The activities of Counseling and Nursing Care Service Centers (CNCSCs) in Iran can be considered a logical step in promoting nurses’ professional role in the community [6].These private centers are allowed to offer different nursing services to individuals, families and the community; however, the majority of their services are currently offered at homes. Community-based nursing care has a longer history in countries such as the United States and Canada, where these centers are supported by the local health systems and have a major share in the delivery of health services [7, 8, 9]. In developing countries the role of nurses in community-based healthcare provision is ambiguous [10, 11, 12] and nursing care is mostly restricted to hospitals [13, 14, 15].

Community-based health services offer several advantages, such as saving in costs [16, 17]. A major challenge for health system managers is to improve the quality of healthcare at the same time as reducing its costs [18]. The costs of providing health care are always increasing [19] and the need to increase the budget allocated to the health sector and design efficient input-output evaluation mechanisms for improving the efficiency of health financing [20] are more evident than ever. Performing cost-benefits and cost-effectiveness analyses and adjusting reimbursement policies can accelerate the process of expanding community-based health service provision [21, 22].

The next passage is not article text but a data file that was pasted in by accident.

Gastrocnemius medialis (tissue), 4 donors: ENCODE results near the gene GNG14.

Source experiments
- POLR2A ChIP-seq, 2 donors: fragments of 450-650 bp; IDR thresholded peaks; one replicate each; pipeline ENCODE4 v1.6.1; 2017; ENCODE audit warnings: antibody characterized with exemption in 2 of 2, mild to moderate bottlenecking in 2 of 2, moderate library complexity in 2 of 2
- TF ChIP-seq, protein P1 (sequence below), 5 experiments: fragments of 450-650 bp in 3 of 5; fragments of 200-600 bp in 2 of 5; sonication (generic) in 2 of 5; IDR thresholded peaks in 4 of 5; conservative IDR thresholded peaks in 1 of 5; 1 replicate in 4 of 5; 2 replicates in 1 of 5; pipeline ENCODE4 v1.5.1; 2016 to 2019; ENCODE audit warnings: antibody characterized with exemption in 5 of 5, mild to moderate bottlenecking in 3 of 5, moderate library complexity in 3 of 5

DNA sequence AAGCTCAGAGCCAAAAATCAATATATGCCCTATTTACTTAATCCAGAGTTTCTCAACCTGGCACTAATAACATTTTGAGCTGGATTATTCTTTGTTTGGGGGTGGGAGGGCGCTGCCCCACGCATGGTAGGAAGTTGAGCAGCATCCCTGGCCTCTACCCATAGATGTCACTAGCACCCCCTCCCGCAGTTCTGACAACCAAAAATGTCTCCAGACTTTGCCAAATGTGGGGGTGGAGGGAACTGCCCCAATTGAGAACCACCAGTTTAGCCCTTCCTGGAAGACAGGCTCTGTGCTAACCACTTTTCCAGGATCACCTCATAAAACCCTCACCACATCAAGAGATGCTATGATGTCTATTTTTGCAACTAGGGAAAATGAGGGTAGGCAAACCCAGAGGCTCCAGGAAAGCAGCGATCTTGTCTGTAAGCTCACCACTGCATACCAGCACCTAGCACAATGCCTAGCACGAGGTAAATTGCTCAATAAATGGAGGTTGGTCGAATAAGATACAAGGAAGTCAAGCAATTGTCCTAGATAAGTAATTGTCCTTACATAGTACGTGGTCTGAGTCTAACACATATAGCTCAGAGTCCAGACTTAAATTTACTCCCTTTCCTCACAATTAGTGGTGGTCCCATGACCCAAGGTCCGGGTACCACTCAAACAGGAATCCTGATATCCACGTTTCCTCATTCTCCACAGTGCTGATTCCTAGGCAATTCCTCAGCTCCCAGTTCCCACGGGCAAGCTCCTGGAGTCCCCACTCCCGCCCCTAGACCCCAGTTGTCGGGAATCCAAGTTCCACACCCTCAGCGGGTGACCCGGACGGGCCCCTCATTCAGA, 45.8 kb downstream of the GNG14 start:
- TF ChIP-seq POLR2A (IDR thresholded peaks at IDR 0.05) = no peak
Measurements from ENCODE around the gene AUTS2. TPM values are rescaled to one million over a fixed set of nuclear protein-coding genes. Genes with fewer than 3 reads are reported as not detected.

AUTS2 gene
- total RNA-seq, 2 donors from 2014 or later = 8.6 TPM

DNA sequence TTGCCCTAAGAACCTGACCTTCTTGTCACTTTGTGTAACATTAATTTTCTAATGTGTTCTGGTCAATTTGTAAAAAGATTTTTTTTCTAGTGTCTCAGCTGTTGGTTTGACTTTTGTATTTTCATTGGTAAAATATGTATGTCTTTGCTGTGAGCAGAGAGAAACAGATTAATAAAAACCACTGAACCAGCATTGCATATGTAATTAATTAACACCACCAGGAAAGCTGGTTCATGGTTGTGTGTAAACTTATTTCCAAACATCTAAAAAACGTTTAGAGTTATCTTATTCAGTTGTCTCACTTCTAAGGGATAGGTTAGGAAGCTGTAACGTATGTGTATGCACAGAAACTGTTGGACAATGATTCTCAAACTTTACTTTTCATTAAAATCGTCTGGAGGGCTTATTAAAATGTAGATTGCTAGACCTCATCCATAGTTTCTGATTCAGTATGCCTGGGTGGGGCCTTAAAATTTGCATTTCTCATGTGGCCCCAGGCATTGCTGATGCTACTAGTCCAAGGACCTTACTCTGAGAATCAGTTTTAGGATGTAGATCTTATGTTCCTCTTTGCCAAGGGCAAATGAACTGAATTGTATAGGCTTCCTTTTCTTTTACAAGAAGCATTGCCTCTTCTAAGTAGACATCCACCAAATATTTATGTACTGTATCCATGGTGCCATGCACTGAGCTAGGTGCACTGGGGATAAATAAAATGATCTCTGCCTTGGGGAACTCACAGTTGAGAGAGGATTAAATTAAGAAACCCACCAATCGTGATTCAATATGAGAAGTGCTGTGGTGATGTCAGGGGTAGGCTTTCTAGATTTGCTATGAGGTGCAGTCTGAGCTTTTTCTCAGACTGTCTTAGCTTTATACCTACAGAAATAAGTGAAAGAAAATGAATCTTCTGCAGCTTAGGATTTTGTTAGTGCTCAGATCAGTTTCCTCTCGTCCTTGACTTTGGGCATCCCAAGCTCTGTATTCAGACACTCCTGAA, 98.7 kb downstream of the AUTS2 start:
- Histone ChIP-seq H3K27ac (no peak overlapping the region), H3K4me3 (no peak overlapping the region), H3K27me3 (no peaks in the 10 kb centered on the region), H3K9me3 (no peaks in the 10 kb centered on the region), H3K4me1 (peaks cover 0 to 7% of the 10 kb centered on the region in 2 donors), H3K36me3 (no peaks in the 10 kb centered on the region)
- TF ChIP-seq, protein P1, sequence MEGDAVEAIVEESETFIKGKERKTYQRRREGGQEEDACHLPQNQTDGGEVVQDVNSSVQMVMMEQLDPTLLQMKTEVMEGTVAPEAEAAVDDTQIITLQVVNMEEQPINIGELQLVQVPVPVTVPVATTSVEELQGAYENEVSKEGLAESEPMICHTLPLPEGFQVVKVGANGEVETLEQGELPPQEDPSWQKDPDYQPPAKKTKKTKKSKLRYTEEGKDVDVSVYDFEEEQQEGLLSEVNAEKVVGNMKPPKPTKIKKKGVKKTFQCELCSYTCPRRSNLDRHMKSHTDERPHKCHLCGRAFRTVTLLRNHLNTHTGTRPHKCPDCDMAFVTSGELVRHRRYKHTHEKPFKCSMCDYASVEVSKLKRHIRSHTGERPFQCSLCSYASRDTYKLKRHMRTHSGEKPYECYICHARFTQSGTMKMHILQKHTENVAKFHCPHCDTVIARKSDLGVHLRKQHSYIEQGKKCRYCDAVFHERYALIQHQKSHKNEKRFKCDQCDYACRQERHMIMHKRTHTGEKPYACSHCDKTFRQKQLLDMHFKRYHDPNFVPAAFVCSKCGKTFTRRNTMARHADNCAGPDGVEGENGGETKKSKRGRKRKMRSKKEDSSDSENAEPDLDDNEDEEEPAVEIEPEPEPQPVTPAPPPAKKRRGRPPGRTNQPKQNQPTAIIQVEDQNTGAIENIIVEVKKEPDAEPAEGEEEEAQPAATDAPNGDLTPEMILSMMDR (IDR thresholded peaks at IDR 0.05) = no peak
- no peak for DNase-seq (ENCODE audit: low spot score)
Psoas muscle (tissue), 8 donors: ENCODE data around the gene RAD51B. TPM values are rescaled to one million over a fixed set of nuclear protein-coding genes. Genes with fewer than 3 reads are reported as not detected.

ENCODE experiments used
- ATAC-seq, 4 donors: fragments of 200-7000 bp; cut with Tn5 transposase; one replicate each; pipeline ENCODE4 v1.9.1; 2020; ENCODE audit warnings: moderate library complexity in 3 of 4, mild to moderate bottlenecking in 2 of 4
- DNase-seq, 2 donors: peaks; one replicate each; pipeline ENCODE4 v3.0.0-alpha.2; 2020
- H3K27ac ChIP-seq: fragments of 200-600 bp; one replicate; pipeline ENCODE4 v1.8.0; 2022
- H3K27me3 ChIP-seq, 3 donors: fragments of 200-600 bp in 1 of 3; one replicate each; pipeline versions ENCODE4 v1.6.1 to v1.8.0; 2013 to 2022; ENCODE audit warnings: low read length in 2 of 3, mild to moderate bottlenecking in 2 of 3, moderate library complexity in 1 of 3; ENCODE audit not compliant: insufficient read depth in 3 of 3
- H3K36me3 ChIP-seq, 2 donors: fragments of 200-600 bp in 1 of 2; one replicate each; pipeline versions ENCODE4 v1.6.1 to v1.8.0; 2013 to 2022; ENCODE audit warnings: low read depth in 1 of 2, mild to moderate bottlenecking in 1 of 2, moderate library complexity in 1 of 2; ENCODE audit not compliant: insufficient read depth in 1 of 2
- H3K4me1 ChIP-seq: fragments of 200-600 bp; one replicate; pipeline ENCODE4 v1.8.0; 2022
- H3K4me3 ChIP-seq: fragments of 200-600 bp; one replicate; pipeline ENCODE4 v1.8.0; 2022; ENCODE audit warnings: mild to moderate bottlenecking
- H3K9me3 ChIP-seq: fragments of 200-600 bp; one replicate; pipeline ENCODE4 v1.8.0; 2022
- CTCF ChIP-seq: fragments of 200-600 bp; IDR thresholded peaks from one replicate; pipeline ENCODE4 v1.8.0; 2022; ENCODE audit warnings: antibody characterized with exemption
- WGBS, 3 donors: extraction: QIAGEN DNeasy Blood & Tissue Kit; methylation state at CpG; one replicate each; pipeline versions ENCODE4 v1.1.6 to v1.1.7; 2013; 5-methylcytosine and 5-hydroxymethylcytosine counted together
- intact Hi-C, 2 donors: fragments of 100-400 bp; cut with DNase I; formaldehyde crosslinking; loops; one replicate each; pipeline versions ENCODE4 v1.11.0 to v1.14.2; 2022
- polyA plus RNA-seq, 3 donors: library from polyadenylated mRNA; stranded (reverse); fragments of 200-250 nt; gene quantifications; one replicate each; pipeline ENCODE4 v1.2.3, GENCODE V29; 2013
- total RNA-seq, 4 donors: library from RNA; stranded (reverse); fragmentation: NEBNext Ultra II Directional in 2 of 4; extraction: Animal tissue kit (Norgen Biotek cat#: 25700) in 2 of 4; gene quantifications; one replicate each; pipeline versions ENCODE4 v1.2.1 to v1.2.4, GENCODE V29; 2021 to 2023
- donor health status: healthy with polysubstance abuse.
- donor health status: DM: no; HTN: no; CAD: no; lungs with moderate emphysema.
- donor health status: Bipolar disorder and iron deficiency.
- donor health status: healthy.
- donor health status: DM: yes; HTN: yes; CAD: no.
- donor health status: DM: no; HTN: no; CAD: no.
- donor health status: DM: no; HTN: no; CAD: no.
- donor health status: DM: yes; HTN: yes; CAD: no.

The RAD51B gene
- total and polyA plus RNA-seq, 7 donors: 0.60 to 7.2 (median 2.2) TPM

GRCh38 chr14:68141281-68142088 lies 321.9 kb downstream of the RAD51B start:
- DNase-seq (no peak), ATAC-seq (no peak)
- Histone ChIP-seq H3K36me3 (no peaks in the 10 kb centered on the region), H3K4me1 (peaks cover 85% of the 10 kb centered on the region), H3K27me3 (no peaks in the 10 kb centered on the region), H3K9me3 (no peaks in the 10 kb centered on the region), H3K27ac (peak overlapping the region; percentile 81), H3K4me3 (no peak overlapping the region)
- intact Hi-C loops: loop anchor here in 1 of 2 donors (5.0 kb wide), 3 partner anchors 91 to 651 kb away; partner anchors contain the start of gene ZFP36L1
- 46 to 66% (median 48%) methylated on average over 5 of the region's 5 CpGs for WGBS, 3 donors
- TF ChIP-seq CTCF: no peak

Particularly in developing countries, health systems are faced with the serious challenge of resource management [23] and healthcare delivery [24, 25]. At present, the privatization of health care services might be a step too far in assisting the health system to face its challenges [26]; nonetheless, this step is being taken in developing countries without a clear and coherent strategy [27].

Modern approaches to health care have identified three main goals for an ideal health care system, which include quality improvement, accountability and fair financial contribution to health care services [28, 29]. From the clients’ perspective, the most important attributes of good health care services are their easy accessibility, cost-effectiveness, affordability and high quality [30]. In addition, health care organizations and community-based health care centers need to have an acceptable level of income in order to be able to continue providing their services.

Financial profit is naturally a priority of private nursing services, even with the governmental support offered to these centers in developed countries, financing the services was a main concern [7, 31]. Few studies have examined the economic aspect of community-based nursing care [22]. Identifying the challenges in the financial management of nursing services can help policymakers and CNCSC managers design appropriate strategies for expanding community-based nursing services.